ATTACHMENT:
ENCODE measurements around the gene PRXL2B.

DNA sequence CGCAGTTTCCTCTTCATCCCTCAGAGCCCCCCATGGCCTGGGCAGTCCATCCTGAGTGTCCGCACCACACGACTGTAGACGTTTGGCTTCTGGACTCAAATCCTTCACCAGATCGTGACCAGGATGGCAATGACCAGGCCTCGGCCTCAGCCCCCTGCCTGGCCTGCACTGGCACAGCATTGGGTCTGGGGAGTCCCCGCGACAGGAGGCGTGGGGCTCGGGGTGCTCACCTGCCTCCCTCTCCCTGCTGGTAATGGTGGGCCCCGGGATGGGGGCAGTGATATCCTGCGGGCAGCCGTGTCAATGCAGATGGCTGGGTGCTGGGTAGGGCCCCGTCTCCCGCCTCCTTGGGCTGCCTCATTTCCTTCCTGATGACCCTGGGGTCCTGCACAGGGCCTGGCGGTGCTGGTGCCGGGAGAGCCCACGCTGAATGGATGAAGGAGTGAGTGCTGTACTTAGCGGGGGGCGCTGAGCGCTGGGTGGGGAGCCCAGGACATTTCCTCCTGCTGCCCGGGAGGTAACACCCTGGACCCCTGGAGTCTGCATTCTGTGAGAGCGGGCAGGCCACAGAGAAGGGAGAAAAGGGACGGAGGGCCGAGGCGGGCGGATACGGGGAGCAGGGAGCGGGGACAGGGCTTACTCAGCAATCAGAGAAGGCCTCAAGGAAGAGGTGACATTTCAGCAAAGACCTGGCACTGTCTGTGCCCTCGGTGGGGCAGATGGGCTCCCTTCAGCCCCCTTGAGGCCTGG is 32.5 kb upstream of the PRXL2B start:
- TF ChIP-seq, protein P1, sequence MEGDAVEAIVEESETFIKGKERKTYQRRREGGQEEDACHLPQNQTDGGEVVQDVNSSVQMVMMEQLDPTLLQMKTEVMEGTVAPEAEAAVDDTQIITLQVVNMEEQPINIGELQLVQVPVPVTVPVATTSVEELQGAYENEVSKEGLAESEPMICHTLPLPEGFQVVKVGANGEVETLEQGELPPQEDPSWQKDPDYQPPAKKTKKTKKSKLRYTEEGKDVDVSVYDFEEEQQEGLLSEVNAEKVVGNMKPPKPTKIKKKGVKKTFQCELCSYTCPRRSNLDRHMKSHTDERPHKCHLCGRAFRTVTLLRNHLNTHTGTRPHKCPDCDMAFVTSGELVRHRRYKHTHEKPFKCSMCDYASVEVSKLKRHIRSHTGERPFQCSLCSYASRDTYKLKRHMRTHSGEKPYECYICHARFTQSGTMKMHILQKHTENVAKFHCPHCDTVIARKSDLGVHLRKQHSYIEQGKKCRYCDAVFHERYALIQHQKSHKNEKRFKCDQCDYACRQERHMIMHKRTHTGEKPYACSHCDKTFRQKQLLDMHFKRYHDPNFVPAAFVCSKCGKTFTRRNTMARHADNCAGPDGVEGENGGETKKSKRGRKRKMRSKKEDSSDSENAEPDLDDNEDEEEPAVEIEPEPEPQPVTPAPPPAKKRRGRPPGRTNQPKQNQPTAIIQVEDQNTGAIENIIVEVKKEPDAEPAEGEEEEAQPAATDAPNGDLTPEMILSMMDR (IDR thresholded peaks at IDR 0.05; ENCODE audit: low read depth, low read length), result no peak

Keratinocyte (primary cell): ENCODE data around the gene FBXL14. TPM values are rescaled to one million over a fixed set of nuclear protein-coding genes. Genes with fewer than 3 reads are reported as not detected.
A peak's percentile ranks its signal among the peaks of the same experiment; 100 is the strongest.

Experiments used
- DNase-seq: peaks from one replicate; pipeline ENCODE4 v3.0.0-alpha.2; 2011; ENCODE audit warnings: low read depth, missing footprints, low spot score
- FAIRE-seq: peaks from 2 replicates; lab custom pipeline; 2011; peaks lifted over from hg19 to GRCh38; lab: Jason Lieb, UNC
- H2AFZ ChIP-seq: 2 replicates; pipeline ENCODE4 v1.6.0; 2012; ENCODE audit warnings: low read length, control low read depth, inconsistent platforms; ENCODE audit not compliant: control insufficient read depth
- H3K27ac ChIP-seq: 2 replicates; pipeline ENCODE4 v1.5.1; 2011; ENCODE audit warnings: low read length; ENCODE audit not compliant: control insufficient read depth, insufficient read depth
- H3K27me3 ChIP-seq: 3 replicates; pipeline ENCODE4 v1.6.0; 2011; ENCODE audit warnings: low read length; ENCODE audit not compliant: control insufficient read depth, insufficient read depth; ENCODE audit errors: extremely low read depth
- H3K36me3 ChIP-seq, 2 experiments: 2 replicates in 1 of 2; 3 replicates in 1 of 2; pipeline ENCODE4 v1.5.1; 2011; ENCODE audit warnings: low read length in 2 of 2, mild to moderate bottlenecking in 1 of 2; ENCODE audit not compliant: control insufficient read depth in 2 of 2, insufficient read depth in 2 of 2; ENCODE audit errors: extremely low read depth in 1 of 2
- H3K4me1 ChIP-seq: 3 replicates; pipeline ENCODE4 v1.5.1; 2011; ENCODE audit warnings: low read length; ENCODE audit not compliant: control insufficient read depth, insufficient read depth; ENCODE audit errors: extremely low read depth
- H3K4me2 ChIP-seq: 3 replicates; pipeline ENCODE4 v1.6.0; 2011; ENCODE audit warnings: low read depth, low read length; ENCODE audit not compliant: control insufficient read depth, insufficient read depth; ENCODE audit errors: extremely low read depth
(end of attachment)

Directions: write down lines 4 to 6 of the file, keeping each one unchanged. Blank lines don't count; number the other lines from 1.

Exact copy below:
Keratinocyte (primary cell): ENCODE data around the gene FBXL14. TPM values are rescaled to one million over a fixed set of nuclear protein-coding genes. Genes with fewer than 3 reads are reported as not detected.
A peak's percentile ranks its signal among the peaks of the same experiment; 100 is the strongest.

Experiments used